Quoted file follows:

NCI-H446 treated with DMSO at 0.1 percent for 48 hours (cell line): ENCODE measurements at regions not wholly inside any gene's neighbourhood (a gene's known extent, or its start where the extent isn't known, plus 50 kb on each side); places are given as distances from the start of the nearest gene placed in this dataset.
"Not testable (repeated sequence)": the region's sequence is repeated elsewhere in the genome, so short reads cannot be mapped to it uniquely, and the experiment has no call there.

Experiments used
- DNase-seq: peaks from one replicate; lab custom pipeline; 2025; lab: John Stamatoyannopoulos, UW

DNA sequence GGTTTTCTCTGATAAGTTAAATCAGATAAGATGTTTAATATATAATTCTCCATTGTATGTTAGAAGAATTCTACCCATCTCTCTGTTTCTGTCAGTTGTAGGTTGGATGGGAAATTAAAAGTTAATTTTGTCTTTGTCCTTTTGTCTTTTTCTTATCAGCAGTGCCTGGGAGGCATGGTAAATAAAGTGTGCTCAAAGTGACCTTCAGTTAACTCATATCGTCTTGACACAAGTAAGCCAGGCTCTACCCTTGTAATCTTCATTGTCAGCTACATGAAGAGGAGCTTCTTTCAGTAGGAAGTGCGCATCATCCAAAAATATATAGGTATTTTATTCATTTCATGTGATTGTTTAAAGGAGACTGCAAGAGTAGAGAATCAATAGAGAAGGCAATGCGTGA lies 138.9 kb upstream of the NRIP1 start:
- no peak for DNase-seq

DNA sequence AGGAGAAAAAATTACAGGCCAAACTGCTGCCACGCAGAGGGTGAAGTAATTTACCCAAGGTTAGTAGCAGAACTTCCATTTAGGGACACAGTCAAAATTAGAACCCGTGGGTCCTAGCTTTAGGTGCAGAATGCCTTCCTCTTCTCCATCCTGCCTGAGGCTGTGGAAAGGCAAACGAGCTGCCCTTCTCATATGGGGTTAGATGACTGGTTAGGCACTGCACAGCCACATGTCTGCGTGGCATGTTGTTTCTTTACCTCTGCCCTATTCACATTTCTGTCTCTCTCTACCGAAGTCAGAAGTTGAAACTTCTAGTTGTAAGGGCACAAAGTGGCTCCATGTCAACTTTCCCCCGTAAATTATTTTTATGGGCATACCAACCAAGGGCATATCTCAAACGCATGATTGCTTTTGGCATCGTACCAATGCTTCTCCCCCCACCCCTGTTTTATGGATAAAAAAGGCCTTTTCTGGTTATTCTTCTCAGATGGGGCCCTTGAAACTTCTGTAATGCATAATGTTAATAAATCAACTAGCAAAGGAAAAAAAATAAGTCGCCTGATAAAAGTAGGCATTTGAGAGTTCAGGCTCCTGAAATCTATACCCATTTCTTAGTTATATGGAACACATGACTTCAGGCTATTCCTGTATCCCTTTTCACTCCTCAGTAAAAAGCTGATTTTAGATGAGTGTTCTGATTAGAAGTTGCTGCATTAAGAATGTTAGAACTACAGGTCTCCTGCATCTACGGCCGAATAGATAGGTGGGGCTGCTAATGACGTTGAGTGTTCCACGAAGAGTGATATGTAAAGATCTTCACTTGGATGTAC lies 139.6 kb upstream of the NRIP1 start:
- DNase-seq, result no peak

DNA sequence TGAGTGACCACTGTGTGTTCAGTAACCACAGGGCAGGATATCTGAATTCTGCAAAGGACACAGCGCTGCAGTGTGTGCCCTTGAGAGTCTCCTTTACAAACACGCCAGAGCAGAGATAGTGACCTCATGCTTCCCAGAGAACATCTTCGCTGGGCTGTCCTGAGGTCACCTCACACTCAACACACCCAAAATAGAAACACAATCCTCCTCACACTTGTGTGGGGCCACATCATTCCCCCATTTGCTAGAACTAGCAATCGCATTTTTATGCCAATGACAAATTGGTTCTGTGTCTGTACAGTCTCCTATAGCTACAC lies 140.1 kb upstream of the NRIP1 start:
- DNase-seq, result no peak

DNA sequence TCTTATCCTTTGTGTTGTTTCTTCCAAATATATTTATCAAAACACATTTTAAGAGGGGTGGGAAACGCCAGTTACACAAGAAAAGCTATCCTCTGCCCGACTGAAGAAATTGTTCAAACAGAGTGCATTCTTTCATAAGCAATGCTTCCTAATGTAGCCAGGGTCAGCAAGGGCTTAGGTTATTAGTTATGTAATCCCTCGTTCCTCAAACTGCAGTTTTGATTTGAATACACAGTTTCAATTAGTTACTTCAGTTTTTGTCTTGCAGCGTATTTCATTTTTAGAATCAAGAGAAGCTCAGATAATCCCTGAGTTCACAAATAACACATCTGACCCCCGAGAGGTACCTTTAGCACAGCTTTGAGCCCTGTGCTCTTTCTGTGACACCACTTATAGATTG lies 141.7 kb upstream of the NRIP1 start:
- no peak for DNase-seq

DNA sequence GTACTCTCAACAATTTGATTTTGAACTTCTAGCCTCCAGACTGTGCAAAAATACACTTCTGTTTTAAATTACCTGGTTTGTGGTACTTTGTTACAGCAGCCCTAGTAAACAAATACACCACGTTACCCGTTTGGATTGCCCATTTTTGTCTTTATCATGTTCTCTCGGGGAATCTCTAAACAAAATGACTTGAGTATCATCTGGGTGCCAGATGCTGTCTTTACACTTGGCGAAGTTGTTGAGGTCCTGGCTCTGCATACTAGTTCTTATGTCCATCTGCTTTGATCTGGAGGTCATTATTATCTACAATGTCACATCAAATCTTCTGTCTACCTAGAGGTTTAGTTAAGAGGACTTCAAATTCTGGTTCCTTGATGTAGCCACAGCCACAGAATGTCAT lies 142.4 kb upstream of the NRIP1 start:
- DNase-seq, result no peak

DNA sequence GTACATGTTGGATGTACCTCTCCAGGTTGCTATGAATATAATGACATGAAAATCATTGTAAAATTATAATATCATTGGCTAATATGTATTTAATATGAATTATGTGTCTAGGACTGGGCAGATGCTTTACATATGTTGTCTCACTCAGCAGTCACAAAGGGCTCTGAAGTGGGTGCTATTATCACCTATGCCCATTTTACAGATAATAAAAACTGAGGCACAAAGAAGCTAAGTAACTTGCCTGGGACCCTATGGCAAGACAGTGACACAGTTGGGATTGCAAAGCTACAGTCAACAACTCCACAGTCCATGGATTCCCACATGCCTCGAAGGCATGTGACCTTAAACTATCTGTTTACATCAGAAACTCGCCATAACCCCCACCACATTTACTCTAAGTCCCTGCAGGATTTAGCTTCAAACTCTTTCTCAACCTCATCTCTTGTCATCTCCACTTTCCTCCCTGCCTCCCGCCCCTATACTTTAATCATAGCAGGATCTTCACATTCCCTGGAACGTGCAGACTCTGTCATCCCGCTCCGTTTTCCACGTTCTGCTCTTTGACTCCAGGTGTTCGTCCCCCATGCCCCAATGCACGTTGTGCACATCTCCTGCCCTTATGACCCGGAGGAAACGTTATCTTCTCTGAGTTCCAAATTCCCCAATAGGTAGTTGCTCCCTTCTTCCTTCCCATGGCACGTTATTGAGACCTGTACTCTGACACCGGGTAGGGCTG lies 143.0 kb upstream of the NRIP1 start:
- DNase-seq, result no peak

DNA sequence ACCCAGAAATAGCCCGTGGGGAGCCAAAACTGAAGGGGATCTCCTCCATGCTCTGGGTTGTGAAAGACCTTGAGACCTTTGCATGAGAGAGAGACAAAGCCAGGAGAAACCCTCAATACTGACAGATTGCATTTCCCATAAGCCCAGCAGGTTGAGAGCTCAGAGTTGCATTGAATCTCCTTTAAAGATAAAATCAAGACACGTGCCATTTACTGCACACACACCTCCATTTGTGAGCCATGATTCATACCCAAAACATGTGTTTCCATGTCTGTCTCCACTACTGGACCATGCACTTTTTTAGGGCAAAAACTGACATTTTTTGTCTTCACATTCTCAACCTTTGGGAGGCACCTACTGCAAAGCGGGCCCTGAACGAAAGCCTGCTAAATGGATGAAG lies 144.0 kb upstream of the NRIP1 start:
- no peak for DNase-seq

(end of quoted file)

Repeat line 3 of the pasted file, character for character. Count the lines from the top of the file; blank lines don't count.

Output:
Experiments used